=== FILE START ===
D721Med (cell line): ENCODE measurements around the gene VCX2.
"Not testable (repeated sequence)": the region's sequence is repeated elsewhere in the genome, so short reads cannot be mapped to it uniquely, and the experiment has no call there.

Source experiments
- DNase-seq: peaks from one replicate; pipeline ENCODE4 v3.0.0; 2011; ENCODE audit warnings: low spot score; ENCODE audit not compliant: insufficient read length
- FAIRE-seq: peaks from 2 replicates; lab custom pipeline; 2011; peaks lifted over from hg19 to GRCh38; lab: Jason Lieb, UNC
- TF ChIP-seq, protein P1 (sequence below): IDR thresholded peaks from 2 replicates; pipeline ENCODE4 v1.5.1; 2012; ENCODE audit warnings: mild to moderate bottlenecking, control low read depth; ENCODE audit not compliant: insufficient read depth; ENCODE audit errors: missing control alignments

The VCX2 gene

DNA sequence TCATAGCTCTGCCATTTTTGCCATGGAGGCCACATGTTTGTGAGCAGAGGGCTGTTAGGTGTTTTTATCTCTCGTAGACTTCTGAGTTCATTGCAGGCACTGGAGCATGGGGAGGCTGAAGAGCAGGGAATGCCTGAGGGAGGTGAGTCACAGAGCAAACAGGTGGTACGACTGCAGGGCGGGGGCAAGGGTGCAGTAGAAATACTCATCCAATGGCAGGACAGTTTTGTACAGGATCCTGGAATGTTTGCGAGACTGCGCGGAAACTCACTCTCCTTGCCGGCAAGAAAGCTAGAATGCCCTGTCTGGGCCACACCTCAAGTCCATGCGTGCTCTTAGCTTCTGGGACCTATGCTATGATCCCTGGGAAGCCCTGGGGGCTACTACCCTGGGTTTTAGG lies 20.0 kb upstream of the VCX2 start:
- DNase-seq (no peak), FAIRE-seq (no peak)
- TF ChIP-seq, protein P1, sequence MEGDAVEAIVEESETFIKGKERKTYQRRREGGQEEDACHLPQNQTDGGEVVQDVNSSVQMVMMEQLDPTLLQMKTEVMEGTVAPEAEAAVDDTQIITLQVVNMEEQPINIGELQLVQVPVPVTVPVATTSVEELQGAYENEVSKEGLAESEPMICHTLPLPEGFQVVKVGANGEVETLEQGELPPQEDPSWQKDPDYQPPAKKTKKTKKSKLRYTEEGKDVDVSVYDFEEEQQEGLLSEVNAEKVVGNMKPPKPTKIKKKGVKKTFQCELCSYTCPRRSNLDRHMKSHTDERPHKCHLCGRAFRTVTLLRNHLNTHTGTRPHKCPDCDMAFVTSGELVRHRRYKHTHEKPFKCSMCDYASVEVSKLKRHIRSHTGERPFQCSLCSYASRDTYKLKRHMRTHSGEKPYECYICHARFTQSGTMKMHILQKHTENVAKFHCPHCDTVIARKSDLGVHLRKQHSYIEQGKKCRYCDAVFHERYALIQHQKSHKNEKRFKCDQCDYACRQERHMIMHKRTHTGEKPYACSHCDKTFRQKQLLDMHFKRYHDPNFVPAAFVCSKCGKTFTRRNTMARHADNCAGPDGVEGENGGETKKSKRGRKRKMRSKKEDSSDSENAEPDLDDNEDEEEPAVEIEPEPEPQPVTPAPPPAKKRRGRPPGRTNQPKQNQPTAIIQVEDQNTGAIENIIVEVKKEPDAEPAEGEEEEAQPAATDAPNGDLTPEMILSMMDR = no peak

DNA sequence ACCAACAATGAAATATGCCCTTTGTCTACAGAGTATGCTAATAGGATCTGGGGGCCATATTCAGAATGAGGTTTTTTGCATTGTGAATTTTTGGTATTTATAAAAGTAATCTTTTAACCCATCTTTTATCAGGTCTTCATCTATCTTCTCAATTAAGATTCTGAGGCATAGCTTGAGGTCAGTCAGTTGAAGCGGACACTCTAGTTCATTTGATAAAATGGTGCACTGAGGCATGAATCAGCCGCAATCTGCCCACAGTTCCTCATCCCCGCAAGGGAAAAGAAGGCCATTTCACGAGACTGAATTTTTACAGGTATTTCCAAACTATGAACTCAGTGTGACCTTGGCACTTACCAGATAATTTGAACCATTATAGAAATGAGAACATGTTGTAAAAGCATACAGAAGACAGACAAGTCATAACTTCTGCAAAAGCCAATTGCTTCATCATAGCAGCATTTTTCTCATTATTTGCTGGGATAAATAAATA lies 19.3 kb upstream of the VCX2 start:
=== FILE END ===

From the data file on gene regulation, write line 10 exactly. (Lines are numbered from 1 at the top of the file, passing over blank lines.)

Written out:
- TF ChIP-seq, protein P1, sequence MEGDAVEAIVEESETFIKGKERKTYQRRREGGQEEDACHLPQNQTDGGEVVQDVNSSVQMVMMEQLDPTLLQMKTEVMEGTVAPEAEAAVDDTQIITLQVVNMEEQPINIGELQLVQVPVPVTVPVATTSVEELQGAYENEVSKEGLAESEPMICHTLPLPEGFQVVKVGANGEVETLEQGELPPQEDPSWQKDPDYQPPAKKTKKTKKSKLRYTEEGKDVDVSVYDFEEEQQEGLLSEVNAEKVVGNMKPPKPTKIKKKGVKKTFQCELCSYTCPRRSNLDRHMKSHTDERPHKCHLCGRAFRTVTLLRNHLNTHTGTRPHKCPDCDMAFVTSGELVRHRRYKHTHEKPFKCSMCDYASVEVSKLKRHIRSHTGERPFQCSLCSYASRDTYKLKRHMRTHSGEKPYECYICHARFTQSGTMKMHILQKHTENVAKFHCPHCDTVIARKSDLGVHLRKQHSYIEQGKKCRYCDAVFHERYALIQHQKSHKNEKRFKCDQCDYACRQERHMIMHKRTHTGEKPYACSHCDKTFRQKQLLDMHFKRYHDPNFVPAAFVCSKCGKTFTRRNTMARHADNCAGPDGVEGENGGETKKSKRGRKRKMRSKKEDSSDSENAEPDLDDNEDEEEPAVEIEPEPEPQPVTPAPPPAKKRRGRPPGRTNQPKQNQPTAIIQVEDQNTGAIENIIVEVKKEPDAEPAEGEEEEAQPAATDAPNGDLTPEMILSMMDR = no peak